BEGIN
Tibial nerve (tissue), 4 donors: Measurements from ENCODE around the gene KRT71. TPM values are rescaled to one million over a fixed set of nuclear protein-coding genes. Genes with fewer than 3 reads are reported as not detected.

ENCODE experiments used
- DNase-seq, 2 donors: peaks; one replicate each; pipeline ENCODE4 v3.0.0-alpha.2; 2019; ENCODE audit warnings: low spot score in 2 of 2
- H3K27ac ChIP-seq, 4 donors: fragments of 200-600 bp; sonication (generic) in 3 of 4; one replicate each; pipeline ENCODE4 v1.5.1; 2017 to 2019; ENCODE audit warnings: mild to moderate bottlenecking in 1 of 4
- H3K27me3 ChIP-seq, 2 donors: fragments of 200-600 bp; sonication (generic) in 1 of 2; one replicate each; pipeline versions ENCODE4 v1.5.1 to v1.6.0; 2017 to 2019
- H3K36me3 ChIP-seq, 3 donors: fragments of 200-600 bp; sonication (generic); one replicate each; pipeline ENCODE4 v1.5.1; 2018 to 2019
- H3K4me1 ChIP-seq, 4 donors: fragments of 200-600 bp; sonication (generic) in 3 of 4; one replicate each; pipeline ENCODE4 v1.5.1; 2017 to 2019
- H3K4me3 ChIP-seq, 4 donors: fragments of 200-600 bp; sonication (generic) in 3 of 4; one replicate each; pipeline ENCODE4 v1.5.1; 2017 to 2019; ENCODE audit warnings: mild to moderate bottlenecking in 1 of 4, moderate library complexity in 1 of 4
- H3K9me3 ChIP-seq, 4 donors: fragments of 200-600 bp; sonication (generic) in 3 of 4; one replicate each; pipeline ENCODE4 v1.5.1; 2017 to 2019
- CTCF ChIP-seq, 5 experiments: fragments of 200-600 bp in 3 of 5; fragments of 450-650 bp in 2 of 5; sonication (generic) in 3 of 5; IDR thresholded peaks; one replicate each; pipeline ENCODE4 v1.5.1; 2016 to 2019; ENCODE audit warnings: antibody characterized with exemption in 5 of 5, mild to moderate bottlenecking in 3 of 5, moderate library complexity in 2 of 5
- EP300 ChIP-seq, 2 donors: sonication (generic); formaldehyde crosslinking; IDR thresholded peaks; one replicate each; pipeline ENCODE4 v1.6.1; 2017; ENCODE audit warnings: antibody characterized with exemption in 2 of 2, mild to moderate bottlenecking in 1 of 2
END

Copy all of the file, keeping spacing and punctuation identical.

Tibial nerve (tissue), 4 donors: Measurements from ENCODE around the gene KRT71. TPM values are rescaled to one million over a fixed set of nuclear protein-coding genes. Genes with fewer than 3 reads are reported as not detected.

ENCODE experiments used
- DNase-seq, 2 donors: peaks; one replicate each; pipeline ENCODE4 v3.0.0-alpha.2; 2019; ENCODE audit warnings: low spot score in 2 of 2
- H3K27ac ChIP-seq, 4 donors: fragments of 200-600 bp; sonication (generic) in 3 of 4; one replicate each; pipeline ENCODE4 v1.5.1; 2017 to 2019; ENCODE audit warnings: mild to moderate bottlenecking in 1 of 4
- H3K27me3 ChIP-seq, 2 donors: fragments of 200-600 bp; sonication (generic) in 1 of 2; one replicate each; pipeline versions ENCODE4 v1.5.1 to v1.6.0; 2017 to 2019
- H3K36me3 ChIP-seq, 3 donors: fragments of 200-600 bp; sonication (generic); one replicate each; pipeline ENCODE4 v1.5.1; 2018 to 2019
- H3K4me1 ChIP-seq, 4 donors: fragments of 200-600 bp; sonication (generic) in 3 of 4; one replicate each; pipeline ENCODE4 v1.5.1; 2017 to 2019
- H3K4me3 ChIP-seq, 4 donors: fragments of 200-600 bp; sonication (generic) in 3 of 4; one replicate each; pipeline ENCODE4 v1.5.1; 2017 to 2019; ENCODE audit warnings: mild to moderate bottlenecking in 1 of 4, moderate library complexity in 1 of 4
- H3K9me3 ChIP-seq, 4 donors: fragments of 200-600 bp; sonication (generic) in 3 of 4; one replicate each; pipeline ENCODE4 v1.5.1; 2017 to 2019
- CTCF ChIP-seq, 5 experiments: fragments of 200-600 bp in 3 of 5; fragments of 450-650 bp in 2 of 5; sonication (generic) in 3 of 5; IDR thresholded peaks; one replicate each; pipeline ENCODE4 v1.5.1; 2016 to 2019; ENCODE audit warnings: antibody characterized with exemption in 5 of 5, mild to moderate bottlenecking in 3 of 5, moderate library complexity in 2 of 5
- EP300 ChIP-seq, 2 donors: sonication (generic); formaldehyde crosslinking; IDR thresholded peaks; one replicate each; pipeline ENCODE4 v1.6.1; 2017; ENCODE audit warnings: antibody characterized with exemption in 2 of 2, mild to moderate bottlenecking in 1 of 2